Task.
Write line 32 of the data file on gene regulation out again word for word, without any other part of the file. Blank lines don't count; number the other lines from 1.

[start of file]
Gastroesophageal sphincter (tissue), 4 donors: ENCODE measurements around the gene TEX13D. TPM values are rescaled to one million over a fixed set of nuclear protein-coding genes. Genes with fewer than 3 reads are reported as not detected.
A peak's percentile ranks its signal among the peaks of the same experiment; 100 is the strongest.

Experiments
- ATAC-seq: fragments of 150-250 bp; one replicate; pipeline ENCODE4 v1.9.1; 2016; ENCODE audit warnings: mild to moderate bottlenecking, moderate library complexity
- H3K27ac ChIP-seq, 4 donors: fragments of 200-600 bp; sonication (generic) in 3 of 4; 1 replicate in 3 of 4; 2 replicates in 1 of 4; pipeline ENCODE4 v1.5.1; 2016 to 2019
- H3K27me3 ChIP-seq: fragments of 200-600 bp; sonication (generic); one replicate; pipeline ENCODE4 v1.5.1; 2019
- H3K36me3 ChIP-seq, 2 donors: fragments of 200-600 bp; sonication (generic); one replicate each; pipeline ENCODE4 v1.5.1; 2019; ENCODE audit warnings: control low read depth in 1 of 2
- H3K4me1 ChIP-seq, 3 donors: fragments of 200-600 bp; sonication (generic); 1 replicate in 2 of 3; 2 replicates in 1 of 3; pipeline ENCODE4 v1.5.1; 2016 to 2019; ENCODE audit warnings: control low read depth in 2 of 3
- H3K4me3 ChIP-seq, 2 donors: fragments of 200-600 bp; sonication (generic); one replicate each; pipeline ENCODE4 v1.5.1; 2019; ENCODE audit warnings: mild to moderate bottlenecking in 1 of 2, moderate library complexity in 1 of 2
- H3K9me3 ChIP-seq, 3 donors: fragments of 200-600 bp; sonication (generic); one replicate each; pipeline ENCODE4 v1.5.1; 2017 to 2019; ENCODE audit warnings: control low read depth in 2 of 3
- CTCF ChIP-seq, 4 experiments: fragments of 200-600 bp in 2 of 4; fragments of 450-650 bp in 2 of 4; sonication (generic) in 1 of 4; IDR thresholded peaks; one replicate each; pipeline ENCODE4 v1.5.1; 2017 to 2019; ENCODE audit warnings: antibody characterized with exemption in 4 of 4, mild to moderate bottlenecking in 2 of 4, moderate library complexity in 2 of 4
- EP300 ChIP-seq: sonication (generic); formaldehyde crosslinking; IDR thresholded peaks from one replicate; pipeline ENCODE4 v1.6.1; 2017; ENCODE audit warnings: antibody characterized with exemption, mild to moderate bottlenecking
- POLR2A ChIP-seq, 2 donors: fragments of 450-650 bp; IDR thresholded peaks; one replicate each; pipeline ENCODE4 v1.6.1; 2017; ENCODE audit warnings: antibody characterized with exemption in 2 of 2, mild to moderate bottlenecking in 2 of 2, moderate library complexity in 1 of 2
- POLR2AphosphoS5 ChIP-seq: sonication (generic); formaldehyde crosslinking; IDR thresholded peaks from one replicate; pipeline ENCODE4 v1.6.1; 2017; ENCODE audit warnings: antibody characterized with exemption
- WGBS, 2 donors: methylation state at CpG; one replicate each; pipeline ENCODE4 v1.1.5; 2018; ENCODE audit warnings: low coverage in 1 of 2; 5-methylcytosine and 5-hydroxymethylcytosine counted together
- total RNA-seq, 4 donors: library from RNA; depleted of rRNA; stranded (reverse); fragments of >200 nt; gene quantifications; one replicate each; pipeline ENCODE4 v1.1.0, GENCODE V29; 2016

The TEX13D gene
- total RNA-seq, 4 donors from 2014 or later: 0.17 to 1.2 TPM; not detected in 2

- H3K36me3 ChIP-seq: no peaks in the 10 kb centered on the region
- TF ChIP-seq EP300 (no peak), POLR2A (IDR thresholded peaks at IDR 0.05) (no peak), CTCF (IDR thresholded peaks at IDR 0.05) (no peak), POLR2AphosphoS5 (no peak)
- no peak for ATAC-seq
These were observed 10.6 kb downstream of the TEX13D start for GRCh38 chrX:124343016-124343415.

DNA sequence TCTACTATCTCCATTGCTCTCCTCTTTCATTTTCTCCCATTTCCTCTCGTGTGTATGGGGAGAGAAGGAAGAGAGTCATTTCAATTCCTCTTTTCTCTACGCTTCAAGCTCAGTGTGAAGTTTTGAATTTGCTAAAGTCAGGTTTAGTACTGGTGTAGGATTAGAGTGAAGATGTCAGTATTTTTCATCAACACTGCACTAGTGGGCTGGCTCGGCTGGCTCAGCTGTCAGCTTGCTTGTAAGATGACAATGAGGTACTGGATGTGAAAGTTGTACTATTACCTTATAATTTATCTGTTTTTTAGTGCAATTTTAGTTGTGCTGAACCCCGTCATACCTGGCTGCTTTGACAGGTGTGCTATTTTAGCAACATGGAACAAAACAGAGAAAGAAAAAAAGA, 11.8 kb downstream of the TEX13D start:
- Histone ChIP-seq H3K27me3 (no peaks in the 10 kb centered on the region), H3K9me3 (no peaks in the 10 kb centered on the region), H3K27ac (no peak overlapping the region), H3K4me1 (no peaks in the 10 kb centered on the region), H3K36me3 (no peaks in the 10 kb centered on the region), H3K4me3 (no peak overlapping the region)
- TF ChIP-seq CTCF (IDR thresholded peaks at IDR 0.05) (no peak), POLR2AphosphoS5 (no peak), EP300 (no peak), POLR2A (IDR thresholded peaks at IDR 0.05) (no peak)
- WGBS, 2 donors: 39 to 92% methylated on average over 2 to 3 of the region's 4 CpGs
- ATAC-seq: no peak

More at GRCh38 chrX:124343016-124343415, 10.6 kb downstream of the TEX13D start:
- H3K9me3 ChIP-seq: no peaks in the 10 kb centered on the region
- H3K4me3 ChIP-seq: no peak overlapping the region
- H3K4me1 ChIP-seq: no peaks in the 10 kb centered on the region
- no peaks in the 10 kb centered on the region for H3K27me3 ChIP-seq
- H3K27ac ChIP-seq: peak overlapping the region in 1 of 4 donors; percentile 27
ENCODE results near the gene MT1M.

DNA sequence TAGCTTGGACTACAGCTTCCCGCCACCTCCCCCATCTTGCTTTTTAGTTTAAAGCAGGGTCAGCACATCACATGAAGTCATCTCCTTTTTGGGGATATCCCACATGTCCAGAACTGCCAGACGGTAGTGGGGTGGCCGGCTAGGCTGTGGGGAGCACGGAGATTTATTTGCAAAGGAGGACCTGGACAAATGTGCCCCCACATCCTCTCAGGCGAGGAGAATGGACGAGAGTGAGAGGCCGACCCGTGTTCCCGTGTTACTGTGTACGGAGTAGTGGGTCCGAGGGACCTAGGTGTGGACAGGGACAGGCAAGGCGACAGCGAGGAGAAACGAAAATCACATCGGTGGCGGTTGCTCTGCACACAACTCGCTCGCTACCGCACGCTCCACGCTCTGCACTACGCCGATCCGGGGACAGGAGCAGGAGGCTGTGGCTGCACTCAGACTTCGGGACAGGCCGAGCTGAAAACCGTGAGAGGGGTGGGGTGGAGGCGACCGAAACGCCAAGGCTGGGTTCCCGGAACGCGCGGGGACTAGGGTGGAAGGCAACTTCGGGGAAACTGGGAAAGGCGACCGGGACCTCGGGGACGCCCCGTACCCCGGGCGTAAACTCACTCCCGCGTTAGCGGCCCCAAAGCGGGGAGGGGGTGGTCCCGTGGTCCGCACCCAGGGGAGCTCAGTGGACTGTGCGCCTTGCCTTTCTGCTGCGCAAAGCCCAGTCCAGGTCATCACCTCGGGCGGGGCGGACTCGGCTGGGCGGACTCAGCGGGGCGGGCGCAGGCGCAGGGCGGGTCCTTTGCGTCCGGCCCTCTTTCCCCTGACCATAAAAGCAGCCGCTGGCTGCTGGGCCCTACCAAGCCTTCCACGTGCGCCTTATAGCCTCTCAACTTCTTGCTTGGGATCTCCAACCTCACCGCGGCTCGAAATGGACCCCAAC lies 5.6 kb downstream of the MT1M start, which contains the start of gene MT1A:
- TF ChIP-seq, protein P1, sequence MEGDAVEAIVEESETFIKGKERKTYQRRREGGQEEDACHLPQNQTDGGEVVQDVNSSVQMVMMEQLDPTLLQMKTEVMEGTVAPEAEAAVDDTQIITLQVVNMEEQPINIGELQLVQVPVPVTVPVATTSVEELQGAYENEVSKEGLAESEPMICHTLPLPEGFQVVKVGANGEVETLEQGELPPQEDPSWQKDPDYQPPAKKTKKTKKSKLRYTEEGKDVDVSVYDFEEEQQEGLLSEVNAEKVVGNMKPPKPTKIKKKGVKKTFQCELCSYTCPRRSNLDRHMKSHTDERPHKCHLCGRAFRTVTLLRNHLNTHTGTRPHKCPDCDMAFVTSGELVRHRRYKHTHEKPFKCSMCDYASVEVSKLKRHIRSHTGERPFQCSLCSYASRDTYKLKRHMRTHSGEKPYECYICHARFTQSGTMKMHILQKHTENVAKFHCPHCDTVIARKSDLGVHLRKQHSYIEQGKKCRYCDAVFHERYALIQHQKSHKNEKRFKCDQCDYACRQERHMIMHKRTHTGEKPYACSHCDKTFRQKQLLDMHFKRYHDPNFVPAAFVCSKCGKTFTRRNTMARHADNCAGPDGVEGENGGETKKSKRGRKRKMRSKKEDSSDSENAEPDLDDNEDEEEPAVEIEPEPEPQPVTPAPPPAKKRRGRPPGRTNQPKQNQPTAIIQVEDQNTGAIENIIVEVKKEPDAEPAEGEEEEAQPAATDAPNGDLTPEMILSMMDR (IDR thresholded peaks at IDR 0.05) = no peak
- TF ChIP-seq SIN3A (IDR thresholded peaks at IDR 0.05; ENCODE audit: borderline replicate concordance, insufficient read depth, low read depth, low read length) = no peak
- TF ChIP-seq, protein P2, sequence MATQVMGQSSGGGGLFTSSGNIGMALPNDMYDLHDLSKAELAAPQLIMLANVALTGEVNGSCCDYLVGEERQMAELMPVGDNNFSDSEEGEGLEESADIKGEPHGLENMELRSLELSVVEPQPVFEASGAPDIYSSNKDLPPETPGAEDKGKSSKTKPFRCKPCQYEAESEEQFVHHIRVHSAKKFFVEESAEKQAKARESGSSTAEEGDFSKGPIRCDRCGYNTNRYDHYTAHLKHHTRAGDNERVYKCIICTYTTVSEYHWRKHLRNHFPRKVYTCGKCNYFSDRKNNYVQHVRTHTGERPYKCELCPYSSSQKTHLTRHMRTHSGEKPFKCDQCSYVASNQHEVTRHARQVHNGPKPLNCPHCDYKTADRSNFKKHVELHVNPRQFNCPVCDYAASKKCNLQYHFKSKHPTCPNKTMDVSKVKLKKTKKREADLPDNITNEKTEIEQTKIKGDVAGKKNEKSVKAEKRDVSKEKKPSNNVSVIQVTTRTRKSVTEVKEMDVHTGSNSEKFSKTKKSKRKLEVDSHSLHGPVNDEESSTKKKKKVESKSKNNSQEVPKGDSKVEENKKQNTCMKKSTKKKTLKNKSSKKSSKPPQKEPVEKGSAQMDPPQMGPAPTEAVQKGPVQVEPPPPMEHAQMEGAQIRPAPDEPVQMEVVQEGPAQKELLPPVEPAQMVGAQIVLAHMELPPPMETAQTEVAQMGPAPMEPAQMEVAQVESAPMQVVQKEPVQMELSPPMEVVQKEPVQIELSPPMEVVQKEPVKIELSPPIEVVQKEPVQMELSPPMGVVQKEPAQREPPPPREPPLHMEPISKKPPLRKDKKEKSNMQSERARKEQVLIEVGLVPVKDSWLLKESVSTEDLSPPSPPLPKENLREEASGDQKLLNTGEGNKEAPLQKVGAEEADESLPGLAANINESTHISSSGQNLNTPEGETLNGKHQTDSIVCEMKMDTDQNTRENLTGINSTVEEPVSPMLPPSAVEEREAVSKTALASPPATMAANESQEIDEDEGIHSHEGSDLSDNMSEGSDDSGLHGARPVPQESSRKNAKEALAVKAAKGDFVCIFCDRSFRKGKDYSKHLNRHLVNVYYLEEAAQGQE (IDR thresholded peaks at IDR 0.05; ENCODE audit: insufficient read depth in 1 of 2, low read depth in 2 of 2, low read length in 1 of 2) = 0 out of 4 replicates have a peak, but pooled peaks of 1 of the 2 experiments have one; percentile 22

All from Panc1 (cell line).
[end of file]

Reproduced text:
- no peaks in the 10 kb centered on the region for H3K27me3 ChIP-seq